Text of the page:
Criminal dramas on television create distorted views of reality
In a world where school shootings are not all that uncommon and suicide bombers make the news nearly every day, one would think that programs like Anderson Cooper’s ’360′ or Wolf Blitzer’s ‘The Situation Room’ have all but stunned us to death. Nearly every day they highlight foreign and domestic atrocities that don’t exactly give me a warm, fuzzy feeling inside. But they aren’t the only ones constantly alerting us of evil running ramped in the world. Your favorite crime show does that too.
Criminal drama series, most notably the ‘Law & Order’ and ‘CSI’ franchises, can alter the way we see things, if we watch them enough. Van Phung, a sophomore international relations major, used to consistently watch every new episode of the hit series ‘Law & Order: SVU,’ among others.
‘I know it’s not real,’ Phung said, but she is glad that she doesn’t live in the cities from the show.
Others, such as senior political science major Camille McKnight, are less affected. McKnight said she watches ‘Law & Order’ spin-offs while doing her homework.
‘I’m careful, but I don’t live like I’m scared,’ she said. ‘I have a pretty realistic grasp on the real world.’ McKnight did admit, however, that the violent news she sees on television every day is what would make her more cautious of her surroundings.
But studies have generally shown an association between heavy viewing of certain programs and changed behavioral patterns in the viewer.
‘The effects are there,’ said psychology Professor Leonard Newman. ‘I won’t say that the opinion (of social scientists) is unanimous, but there is a broad consensus that media depictions of violence and aggression do affect people’s behavior.’
Years of research and longitudinal studies have proven this. Newman also agreed that, in some respects, people can be more distrustful of one another after watching too many of these dramas.
‘These shows definitely create a distortion about the prevalence of certain kinds of crimes,’ he said.
Professor Robert Thompson, director for the Center of Television and Popular Culture and a professor of television, radio, and film at the Newhouse School, cited the cultivation theory, which says that some people have a warped perception of reality after heavy viewing of a particular program.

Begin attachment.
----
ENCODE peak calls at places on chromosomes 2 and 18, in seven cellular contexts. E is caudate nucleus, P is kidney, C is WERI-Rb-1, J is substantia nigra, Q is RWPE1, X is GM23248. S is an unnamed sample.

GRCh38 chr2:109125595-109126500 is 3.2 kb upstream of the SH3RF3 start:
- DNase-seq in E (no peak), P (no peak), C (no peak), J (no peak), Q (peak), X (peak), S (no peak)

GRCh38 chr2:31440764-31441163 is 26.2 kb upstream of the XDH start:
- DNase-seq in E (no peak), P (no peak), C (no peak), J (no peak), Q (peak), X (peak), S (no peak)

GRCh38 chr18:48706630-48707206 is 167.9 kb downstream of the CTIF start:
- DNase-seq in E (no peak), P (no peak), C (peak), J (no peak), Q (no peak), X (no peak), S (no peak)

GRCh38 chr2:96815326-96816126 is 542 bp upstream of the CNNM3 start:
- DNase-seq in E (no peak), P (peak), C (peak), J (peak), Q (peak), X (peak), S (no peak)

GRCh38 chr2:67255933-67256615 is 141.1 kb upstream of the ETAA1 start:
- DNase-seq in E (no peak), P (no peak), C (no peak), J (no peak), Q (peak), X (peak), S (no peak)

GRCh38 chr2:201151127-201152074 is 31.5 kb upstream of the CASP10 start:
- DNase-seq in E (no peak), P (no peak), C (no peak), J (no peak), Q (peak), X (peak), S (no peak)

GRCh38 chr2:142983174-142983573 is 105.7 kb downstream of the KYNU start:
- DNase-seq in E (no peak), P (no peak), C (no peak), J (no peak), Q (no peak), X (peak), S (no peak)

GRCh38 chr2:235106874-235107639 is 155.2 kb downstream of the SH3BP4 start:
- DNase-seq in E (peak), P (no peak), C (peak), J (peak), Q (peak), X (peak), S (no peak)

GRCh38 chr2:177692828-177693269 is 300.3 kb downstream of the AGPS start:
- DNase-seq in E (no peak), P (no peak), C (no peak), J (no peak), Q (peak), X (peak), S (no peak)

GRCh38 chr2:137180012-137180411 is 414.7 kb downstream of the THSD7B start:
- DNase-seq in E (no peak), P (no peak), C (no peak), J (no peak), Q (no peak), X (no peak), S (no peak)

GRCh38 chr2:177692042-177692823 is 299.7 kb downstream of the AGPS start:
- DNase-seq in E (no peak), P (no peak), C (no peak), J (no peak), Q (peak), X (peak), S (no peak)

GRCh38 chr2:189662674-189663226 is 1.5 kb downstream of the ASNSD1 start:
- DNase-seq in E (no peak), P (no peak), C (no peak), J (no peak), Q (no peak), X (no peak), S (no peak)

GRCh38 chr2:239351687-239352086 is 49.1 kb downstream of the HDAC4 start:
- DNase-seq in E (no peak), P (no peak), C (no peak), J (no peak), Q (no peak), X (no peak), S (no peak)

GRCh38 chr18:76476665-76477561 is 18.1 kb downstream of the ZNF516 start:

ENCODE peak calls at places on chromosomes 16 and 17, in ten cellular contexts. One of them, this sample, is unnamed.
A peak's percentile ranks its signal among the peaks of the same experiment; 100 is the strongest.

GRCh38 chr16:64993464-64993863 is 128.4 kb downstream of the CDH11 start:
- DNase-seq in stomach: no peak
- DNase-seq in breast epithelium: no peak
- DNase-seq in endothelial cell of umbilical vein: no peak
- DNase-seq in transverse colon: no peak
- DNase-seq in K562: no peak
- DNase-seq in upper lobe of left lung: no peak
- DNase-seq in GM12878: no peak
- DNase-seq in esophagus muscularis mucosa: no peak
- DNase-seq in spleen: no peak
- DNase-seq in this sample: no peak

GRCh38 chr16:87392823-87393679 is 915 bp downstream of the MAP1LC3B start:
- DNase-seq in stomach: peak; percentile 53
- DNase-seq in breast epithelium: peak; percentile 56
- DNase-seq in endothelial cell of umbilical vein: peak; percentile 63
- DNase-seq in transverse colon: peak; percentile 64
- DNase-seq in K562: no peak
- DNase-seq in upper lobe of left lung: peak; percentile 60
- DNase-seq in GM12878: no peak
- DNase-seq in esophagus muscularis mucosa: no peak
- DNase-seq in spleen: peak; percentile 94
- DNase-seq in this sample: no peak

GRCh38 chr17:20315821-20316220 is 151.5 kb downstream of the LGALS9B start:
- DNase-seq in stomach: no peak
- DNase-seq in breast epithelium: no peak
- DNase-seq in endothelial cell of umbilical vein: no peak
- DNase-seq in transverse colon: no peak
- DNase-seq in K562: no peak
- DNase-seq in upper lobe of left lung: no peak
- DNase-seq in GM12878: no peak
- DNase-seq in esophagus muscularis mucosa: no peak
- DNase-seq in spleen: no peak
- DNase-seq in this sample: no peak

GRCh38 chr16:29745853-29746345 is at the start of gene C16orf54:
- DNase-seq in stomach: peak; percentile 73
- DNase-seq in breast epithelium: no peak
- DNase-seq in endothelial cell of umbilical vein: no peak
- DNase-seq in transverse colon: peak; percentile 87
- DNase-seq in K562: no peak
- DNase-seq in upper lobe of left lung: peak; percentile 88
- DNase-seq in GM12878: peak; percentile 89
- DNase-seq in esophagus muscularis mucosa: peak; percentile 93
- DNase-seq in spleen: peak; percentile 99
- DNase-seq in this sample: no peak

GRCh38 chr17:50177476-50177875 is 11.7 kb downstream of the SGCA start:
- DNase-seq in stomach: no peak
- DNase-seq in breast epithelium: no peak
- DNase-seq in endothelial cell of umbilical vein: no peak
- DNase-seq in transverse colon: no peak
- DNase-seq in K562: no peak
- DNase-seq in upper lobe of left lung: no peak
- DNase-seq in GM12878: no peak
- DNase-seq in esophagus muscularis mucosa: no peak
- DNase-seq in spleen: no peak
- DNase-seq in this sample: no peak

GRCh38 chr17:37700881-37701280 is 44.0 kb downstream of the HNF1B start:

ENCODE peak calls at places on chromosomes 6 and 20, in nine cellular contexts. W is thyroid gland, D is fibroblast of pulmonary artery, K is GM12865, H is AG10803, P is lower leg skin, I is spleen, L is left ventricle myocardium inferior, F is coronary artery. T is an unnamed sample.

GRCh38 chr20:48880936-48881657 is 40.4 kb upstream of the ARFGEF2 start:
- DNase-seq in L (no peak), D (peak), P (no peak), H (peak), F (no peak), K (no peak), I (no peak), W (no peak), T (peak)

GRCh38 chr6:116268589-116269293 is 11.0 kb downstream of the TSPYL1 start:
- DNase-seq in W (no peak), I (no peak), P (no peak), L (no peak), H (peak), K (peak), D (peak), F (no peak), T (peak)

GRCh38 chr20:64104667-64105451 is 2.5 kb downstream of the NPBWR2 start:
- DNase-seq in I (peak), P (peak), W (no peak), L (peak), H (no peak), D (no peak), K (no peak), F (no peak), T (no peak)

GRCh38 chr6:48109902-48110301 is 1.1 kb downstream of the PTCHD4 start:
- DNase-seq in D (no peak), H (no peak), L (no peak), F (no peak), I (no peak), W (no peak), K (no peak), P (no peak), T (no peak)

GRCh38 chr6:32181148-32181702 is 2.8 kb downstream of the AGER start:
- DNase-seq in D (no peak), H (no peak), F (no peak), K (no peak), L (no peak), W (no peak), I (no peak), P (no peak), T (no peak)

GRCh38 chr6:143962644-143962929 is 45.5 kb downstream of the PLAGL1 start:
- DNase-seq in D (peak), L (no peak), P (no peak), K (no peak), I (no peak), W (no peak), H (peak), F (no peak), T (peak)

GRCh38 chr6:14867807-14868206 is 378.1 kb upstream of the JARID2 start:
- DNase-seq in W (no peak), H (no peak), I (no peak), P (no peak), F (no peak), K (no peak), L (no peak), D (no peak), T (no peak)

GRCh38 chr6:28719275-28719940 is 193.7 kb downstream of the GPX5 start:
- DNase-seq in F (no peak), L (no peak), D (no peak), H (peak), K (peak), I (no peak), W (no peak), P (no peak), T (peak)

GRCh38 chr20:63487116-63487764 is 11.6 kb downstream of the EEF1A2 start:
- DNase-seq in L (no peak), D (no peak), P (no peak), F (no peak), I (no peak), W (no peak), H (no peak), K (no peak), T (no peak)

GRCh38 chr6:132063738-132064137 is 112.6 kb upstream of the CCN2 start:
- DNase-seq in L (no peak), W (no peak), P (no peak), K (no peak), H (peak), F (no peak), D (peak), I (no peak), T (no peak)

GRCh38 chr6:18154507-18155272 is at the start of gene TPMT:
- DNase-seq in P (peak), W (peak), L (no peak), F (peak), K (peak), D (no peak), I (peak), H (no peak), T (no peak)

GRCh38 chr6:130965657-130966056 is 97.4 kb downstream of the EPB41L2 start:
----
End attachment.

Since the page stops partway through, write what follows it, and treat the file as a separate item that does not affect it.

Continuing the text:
‘These T.V. shows and movies privilege crime over other things,’ he said. Thompson added that individuals who have more experiences to draw from tend to be less susceptible to the influences such media can have on us.
While Thompson conceded that it is hard to make generalizations in social science, he believes that more often than not scientists see a link between excessive viewing and altered behavior in society.
It wouldn’t be fair to say that these shows lack quality or that they don’t deserve to be on the air. That would be a mistake. But the show can have far-reaching effects on certain people. They give us a false sense of reality and can manipulate our opinions about everything that goes on around us.
Daniel Longo is an undecided freshman in the S.I. Newhouse School of Public Communications whose columns appear biweekly in The Daily Orange. Email him at email@example.com.
Thomas Wolfe is leaving his position as senior vice president and dean of student affairs to become the new president of Iliff School of Theology… Read more »
UPDATED: MAY 15, 4:35 p.m. Syracuse University students will soon see new living options in downtown Syracuse, after a new construction company revamps a vacant… Read more »
THEY'RE BACK: Syracuse pulls off furious comeback win against Yale to return to final four after longest absence since 1979
COLLEGE PARK, Md. — Brian Megill sprinted over to Dominic Lamolinara and catapulted into his arms. The game was over. The unthinkable was no longer… Read more »